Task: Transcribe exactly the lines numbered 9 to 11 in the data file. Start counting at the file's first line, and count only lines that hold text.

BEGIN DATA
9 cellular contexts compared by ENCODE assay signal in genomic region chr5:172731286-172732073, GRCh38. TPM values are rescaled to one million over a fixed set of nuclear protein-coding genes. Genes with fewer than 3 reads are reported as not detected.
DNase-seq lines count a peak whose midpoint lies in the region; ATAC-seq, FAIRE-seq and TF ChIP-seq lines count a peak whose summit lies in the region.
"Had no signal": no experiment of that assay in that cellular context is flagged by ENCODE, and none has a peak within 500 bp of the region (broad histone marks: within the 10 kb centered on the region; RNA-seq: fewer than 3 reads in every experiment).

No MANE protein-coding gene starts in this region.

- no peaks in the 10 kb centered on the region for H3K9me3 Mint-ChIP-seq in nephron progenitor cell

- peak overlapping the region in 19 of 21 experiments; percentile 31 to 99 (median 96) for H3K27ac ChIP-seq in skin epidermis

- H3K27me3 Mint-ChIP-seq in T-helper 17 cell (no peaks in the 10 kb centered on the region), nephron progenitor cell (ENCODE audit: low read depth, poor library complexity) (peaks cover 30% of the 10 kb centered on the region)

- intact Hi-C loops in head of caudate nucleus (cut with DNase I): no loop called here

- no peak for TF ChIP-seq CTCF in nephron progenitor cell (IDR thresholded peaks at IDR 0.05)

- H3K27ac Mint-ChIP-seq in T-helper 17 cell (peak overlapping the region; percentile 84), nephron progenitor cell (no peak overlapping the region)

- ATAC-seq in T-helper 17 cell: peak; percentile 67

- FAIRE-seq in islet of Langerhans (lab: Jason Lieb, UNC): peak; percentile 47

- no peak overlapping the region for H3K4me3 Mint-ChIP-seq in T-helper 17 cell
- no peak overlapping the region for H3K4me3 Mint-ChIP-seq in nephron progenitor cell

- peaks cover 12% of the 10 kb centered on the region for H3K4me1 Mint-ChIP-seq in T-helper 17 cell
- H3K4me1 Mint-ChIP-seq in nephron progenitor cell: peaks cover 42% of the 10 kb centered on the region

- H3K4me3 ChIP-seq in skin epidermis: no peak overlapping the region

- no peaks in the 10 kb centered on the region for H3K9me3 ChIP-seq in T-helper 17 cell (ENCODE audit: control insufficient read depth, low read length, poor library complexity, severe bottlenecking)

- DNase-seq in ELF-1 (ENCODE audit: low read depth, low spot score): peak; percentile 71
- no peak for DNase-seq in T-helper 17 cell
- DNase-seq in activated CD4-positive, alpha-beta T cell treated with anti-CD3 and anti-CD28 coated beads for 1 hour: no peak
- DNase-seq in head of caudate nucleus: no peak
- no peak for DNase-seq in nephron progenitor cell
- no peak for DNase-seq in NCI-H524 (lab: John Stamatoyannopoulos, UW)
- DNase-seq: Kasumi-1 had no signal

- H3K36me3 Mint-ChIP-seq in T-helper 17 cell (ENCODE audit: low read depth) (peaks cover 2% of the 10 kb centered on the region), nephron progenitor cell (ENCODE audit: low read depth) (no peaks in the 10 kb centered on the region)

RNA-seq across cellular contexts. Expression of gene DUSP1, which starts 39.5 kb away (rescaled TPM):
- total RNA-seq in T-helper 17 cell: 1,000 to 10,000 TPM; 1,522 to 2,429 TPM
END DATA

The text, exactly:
- no peak for TF ChIP-seq CTCF in nephron progenitor cell (IDR thresholded peaks at IDR 0.05)

- H3K27ac Mint-ChIP-seq in T-helper 17 cell (peak overlapping the region; percentile 84), nephron progenitor cell (no peak overlapping the region)

- ATAC-seq in T-helper 17 cell: peak; percentile 67